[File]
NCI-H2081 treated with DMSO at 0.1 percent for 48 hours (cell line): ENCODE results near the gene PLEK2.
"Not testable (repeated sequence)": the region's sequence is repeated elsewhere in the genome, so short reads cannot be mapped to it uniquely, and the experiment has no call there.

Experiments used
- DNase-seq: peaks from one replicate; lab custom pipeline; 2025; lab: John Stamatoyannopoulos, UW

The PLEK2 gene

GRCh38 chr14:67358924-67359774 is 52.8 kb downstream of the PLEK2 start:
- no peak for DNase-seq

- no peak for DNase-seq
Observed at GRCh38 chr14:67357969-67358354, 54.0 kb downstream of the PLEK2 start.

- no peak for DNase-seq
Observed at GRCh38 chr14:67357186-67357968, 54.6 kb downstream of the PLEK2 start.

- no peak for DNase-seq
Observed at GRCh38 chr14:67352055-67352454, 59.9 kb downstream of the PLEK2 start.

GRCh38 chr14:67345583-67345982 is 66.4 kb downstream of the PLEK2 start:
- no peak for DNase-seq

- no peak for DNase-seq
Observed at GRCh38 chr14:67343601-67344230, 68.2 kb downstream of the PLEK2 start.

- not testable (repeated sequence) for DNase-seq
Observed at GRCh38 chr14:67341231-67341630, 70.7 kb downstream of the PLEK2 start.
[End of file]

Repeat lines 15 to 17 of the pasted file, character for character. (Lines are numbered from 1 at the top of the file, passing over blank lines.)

- no peak for DNase-seq

- no peak for DNase-seq
Observed at GRCh38 chr14:67343601-67344230, 68.2 kb downstream of the PLEK2 start.